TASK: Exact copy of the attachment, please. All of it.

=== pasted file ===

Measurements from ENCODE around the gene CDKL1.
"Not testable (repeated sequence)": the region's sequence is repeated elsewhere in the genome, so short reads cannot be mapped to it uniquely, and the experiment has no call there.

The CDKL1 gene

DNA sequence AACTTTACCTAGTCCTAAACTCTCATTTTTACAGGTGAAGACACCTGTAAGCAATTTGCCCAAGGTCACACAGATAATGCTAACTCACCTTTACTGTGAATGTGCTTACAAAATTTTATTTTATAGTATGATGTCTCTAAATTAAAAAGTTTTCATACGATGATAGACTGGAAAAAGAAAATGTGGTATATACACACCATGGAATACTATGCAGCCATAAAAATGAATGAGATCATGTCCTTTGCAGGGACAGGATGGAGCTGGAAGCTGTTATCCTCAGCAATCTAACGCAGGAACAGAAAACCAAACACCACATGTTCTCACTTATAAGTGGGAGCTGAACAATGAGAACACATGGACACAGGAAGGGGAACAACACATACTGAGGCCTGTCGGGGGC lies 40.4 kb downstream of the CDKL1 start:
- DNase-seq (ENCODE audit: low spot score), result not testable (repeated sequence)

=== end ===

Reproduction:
Measurements from ENCODE around the gene CDKL1.
"Not testable (repeated sequence)": the region's sequence is repeated elsewhere in the genome, so short reads cannot be mapped to it uniquely, and the experiment has no call there.

The CDKL1 gene

DNA sequence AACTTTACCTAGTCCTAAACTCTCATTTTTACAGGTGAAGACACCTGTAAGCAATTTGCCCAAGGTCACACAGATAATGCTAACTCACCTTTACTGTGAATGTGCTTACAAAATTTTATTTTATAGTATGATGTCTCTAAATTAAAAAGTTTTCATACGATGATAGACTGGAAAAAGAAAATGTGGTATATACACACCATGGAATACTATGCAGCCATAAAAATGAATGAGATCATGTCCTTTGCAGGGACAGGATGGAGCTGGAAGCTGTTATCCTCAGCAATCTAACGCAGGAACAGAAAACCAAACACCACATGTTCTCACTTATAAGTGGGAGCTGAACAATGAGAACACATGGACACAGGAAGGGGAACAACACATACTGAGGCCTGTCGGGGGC lies 40.4 kb downstream of the CDKL1 start:
- DNase-seq (ENCODE audit: low spot score), result not testable (repeated sequence)